On referendums

Nick Tyrone on the 350 million pound problem:

And that’s the main problem with referenda: anyone can promise anything because there is no political cost to making promises that won’t come good.

I’m not sure about this being the “main problem” but it’s certainly one of the many significant problems with referendums.

Fundamentally, referendums are not democratic. In a democracy, no decision is truly set in stone — we elect a parliament and that parliament enacts laws. There is nothing to stop the next parliament from repealing every one of those laws if the electorate decides they were a bad idea. The problem with referendums is that they do fix a decision in stone and provide no mechanism for amending, adjusting or reversing a decision.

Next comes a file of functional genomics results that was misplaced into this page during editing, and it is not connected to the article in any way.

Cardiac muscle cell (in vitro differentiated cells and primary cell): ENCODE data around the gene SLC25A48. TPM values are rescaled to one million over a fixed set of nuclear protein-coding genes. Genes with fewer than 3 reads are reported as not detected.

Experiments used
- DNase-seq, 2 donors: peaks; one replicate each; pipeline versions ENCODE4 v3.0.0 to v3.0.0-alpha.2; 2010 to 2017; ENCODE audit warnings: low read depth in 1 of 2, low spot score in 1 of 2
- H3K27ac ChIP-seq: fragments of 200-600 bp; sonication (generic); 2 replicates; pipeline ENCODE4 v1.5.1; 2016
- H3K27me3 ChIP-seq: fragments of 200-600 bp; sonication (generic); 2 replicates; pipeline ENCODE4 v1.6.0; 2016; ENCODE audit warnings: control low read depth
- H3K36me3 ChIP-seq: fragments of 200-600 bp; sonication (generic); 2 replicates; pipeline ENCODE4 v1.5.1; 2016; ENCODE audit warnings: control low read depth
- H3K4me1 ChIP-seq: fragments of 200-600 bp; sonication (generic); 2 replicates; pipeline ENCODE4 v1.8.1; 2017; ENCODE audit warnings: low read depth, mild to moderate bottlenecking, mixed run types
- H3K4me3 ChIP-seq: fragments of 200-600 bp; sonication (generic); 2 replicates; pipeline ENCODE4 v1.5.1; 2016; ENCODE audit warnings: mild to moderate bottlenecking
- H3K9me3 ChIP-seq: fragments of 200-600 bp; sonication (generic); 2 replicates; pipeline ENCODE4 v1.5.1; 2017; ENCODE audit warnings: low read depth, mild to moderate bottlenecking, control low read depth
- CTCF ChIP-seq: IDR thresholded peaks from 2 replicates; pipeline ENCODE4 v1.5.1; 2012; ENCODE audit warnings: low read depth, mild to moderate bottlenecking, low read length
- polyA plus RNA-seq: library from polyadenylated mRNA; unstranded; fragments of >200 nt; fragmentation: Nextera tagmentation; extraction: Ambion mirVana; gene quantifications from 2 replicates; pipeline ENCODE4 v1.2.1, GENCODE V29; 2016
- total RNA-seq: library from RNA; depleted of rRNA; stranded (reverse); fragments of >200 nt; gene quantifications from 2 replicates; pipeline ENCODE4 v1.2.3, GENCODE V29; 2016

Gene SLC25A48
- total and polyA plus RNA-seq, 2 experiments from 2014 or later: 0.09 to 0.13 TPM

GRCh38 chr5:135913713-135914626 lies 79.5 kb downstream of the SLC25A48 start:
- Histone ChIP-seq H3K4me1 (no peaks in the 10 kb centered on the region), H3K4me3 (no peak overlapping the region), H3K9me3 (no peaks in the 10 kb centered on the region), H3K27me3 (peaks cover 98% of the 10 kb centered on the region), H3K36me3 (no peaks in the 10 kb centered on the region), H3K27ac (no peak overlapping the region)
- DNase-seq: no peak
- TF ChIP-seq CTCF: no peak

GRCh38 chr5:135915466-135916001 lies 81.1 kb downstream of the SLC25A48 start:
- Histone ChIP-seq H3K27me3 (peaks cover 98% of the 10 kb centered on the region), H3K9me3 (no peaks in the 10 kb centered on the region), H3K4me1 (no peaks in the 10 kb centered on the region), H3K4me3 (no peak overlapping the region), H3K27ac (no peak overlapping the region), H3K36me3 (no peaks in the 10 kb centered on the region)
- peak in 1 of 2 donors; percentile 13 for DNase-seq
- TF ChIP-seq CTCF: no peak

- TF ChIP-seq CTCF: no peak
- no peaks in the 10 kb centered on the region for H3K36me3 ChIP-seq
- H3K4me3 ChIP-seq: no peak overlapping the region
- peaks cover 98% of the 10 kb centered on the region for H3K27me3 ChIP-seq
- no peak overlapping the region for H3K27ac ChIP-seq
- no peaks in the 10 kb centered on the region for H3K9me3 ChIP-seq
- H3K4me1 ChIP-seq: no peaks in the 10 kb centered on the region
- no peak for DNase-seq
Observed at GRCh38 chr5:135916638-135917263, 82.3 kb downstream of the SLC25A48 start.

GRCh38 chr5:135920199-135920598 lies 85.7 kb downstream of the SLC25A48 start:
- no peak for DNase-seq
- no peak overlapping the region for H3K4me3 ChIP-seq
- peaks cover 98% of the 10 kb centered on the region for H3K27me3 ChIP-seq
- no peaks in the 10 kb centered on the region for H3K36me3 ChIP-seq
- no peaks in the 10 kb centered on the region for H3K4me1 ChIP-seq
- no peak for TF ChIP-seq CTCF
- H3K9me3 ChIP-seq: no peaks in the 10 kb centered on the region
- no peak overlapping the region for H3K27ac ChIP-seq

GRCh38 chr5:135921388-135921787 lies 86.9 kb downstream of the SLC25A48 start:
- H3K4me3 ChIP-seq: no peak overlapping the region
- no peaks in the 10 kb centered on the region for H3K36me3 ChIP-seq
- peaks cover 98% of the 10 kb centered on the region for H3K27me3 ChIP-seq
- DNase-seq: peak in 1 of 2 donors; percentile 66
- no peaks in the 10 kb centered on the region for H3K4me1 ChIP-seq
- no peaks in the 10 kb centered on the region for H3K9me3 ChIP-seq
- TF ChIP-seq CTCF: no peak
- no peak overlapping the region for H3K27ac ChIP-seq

And, of course, referendum decisions are always binary — yes or no; leave or remain; stay or go. But reality doesn’t fit into neat little mutually exclusive boxes, so no referendum can ever fully reflect the range of opinions that people want to express.

For any democracy to function properly, we should be having fewer referendums — preferably none.

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